Research in Northern National Parks

A toolkit for the terrain

Embracing an innovative approach to monitoring National Parks

© Parcs Canada / Chantal Ouimet

Banff National Park — among the world’s most famous — began its administrative life as a humble collection of hot springs. Surveyors discovered these warm pools as the first railroad was passing through the Canadian Rockies in the 1880s; bitter spats over their ownership prompted Prime Minister John A. Macdonald to set the whole region aside as a preserve under government purview.

The underlying idea behind our national parks has continued to well up as faithfully as the water in those springs. An already striking landscape was made even more appealing to visitors, and the principle of stewardship over such remarkable sites would serve as the cornerstone for what would eventually become Parks Canada. When that agency was created as the Dominion Parks Branch in 1911, it became the world’s first national parks service.

Since then, dozens of other parks have been added to celebrate those places that Canadians value for natural beauty or environmental significance. The list includes everything from lush Great Lakes lowlands to prairie grasslands and the country’s most northerly coastline.

In 2008 the latest addition became Torngat Mountains, consisting of some 9700 square kilometres of the rugged northernmost tip of Newfoundland and Labrador. Just as the region was acquiring this new status, it also took on a special focus for Parks Canada researchers. They chose Torngat Mountains National Park to test a new strategy for assessing the ecological integrity of the 12 large, remote parks located in Canada’s north.

The concept of ecological integrity defines how Parks Canada manages these land holdings. Field surveys consider specific indicators of the park environments in relation to naturally occurring plants and animals. Before setting up a long-term monitoring program, however, researchers had to determine what kinds of indicators they were going to examine, and what sorts of changes they would follow.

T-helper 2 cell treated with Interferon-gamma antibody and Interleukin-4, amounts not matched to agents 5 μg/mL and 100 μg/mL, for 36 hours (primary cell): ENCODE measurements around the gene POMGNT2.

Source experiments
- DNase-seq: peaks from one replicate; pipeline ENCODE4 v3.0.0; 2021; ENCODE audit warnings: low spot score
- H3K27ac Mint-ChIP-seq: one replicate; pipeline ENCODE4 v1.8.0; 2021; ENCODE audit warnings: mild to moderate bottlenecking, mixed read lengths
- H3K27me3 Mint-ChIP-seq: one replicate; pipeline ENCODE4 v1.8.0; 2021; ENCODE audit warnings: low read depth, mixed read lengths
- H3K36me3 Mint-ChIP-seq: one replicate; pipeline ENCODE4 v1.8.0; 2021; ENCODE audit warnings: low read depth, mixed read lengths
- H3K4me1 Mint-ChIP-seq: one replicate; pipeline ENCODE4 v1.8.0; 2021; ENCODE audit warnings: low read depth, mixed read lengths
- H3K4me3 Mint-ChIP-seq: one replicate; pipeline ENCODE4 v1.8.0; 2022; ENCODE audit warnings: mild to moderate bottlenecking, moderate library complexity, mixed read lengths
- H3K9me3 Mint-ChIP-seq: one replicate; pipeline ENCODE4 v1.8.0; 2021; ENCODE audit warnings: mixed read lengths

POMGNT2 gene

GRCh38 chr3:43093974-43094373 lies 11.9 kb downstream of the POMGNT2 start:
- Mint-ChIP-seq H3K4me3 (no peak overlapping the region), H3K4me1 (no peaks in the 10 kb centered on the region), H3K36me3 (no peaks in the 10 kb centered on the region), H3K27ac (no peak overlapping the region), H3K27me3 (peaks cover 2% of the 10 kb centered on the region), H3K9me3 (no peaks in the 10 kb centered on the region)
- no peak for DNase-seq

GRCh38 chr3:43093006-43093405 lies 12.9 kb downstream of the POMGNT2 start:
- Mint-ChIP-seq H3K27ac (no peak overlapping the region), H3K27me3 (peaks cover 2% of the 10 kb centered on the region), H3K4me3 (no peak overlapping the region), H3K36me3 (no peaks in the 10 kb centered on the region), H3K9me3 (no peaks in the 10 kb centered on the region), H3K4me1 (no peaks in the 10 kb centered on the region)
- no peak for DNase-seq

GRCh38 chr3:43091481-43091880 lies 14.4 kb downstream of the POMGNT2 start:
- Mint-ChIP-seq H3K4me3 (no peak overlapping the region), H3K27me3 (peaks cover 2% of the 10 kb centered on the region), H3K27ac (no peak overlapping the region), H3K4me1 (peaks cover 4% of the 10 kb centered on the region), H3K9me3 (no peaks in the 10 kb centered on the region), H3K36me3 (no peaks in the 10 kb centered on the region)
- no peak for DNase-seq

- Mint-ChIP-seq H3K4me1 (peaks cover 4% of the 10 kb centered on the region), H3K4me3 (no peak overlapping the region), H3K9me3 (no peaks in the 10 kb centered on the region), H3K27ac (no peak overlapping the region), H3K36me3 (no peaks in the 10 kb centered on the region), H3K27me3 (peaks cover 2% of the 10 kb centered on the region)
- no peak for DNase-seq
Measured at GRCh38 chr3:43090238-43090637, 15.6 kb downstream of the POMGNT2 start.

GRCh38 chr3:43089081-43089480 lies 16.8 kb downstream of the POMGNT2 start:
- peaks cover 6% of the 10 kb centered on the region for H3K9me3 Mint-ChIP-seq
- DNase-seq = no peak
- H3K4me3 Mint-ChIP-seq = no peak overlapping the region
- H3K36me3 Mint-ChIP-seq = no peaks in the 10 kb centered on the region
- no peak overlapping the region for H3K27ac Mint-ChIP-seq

“It’s hard to monitor what you have without even having a really good idea of what ecosystems are present and how they function,” says Parks Canada ecologist Donald McLennan.

He therefore went after support from Canada’s contribution to the International Polar Year (IPY), which supported a series of projects to pin down the current state of ecological integrity in Torngat Mountains. IPY, a multi-national research initiative mounted every 50 years, brought thousands of researchers from dozens of countries into the world’s polar regions during 2007 and 2008. Several of these projects focused on Canada’s northern national parks.

© Parcs Canada / Chantal Ouimet

In Torngat Mountains, Parks Canada field crews worked in collaboration with scientists from the University of New Brunswick. Among the techniques they explored was the sampling of various freshwater systems, including streams fed by glaciers, snow-melt, or lakes. More specifically, they measured the levels of nutrients and the diversity of organisms living in these waterways.

Similar research was also conducted at other parks, including Wapusk National Park in Manitoba, Sirmilik National Park in Nunavut, and Nahanni National Park Reserve in the Northwest Territories. In each case, measurements taken in lakes, rivers and streams provided a foundation for the current ecological integrity of each park, and a starting point for monitoring over decades to come.

According to McLennan, ecological integrity relies on what he calls “stationarity”, the idea that natural systems are in constant flux from season to season, but their overall environmental variability remains limited and well defined within broad scale climatic zones.
Now, however, it appears that the defining boundaries of these zones are beginning to shift, as the average temperature in Canada’s north rises steadily. That makes it all the more important to pin down efficient techniques for determining what is happening in those northern parks that are being affected first by climate change.

“We know that climate is going to change, but we don’t know on a park by park basis how that plays out in terms of weather and ecological response,” he says. “We’re trying to understand the ecological processes that control the distribution of the different ecosystems across the park landscape, in order to predict how they’ll respond to climate change.”